Pfizer’s COVID-19 vaccine, which has already been approved and implemented in Britain, passed a major hurdle Thursday toward use in the United States.
The Food and Drug Administration’s vaccine advisory panel voted in favor of emergency authorization of the vaccine, a move that all but guarantees approval is imminent.
The New York Times reported that the FDA is expected to formally grant authorization for the vaccine on Saturday, meaning that doses of the vaccine could be shipped out starting this weekend.
In a Friday statement, the U.S. agency said it will “rapidly work toward finalization and issuance of an emergency use authorization” and has notified the Centers for Disease Control and Prevention “so they can execute their plans for timely vaccine distribution.”
Despite being months away from general vaccinations for the public, California has secured 327,000 doses of the Pfizer vaccine which could be used to inoculate health care workers as early as next Tuesday.
Yet the key step in getting the coronavirus under control came as a record-high number of Californians died of COVID-19.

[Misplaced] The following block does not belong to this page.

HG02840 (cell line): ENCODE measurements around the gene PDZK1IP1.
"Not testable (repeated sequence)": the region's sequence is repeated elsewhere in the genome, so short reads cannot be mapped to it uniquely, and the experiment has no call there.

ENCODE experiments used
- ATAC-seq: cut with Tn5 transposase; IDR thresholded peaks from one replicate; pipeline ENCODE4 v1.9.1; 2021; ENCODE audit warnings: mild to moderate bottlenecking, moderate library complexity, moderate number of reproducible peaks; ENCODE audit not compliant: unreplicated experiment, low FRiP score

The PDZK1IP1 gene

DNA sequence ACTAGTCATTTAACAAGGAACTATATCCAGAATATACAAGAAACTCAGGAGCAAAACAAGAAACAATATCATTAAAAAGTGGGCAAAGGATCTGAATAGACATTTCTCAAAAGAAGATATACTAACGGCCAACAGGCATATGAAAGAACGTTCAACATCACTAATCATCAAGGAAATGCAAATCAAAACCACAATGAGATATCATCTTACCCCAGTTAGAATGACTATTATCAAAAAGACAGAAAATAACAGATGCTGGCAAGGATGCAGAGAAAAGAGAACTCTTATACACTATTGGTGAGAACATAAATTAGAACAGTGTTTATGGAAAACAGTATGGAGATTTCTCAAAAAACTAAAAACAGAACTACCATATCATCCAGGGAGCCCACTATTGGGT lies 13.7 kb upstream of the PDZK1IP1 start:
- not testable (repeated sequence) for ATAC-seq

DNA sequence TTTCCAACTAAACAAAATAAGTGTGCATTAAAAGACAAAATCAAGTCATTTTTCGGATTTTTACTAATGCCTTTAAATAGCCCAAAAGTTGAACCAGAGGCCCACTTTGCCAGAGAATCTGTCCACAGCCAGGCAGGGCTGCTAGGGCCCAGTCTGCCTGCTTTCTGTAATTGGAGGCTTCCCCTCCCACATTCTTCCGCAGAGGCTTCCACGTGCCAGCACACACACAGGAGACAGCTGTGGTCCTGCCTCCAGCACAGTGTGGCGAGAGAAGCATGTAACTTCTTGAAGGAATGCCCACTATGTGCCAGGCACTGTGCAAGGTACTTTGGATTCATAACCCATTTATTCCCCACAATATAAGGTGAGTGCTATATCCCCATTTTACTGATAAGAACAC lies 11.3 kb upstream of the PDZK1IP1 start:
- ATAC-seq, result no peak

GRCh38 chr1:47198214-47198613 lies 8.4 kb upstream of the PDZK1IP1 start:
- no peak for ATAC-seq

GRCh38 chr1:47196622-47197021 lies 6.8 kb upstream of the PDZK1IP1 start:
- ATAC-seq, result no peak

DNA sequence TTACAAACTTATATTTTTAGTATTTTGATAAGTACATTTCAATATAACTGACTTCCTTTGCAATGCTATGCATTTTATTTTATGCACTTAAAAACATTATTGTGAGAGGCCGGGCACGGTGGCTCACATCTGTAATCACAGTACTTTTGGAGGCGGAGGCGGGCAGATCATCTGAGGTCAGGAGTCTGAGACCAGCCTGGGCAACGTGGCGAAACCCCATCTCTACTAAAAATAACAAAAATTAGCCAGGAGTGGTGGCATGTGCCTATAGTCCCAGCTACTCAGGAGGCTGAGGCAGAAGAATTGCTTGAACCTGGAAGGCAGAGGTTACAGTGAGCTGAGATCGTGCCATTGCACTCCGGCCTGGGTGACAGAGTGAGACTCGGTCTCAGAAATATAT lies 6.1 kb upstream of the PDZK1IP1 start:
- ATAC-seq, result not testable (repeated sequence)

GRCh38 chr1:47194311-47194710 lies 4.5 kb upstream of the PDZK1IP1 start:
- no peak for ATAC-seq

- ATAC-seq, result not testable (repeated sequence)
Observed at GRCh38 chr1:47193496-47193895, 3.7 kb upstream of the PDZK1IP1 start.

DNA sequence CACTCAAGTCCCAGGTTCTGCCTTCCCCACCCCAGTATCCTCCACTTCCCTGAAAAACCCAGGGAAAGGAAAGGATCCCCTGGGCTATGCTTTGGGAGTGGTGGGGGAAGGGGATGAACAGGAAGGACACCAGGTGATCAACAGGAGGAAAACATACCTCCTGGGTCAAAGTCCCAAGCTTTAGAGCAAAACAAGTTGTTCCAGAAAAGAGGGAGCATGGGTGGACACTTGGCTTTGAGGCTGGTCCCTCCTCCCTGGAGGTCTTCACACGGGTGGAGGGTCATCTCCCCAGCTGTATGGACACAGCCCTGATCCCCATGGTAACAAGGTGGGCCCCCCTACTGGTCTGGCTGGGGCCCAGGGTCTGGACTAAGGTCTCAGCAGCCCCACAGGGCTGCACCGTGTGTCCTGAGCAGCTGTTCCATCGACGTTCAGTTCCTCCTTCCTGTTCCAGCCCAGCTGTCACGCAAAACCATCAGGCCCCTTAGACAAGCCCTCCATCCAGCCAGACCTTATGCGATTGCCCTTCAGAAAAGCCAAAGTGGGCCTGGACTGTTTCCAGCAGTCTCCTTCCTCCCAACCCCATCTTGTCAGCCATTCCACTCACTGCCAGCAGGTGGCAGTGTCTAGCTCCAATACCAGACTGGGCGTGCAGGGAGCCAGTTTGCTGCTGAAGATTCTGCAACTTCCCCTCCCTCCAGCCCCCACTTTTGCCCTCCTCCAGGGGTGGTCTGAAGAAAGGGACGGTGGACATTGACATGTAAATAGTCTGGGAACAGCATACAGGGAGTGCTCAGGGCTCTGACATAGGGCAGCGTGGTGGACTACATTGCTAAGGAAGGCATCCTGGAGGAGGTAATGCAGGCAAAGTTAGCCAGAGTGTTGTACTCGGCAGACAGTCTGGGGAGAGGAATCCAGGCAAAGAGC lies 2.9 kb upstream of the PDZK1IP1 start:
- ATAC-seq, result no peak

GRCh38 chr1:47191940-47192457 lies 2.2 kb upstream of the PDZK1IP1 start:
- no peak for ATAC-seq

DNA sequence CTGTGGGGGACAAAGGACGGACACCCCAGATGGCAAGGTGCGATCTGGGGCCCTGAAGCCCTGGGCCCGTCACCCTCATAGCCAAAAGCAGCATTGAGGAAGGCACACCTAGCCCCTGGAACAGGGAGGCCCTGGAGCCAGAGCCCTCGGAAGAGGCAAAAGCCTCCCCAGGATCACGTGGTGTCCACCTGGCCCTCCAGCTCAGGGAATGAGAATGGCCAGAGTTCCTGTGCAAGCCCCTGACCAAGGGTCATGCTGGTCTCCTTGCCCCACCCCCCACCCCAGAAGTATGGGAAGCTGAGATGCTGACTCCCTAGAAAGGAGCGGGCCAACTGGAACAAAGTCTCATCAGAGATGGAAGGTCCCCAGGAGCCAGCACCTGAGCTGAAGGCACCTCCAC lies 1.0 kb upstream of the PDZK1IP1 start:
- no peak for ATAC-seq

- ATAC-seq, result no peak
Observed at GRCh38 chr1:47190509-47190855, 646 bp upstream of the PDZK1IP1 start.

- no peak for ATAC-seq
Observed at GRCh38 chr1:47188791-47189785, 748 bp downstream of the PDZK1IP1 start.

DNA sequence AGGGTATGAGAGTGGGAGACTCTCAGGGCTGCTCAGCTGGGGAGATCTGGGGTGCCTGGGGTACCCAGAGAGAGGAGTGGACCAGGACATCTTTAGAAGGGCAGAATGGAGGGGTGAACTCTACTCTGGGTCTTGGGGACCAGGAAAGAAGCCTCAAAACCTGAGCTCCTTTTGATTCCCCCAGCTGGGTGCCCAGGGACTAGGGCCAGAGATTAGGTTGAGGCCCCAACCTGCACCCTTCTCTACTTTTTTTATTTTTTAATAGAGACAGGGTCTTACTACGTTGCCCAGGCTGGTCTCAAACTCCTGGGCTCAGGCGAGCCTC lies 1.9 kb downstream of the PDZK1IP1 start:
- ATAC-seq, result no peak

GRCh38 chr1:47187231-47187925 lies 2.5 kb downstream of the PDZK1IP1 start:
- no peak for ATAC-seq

On Thursday, the California Department of Public Health reported 220 deaths from the virus, the highest single-day toll since the pandemic began earlier this year.
The last daily death toll to come close to that figure occurred on July 31, when the state was in the grip of the summer surge. On that day, the CDPH reported 219 people died of COVID-19. In the months that followed, average deaths began to decline, but viral activity is once again surging in the state.
As of Friday, 1.45 million Californians have tested positive for coronavirus and 20,463 have died of COVID-19. There are nearly 11,500 people across the state hospitalized with a case of coronavirus, 2,621 of whom are in ICUs.
The state’s daily infection reports continue to break records, with 30,851 new confirmed cases of coronavirus reported on Tuesday. On Wednesday, 29,677 more infections were confirmed. Over summer, the daily infections were minuscule in comparison. The highest daily infection report was a mere 12,807 on July 21, the single most infectious day of the summer.
In response, California Gov. Gavin Newsom’s latest and most restrictive stay-at-home orders have been triggered in much of the state. Three of California’s five regions have intensive care unit capacities below 15%, meaning even greater economic restrictions have been rolled out for millions of Californians, including those in the Greater Sacramento area.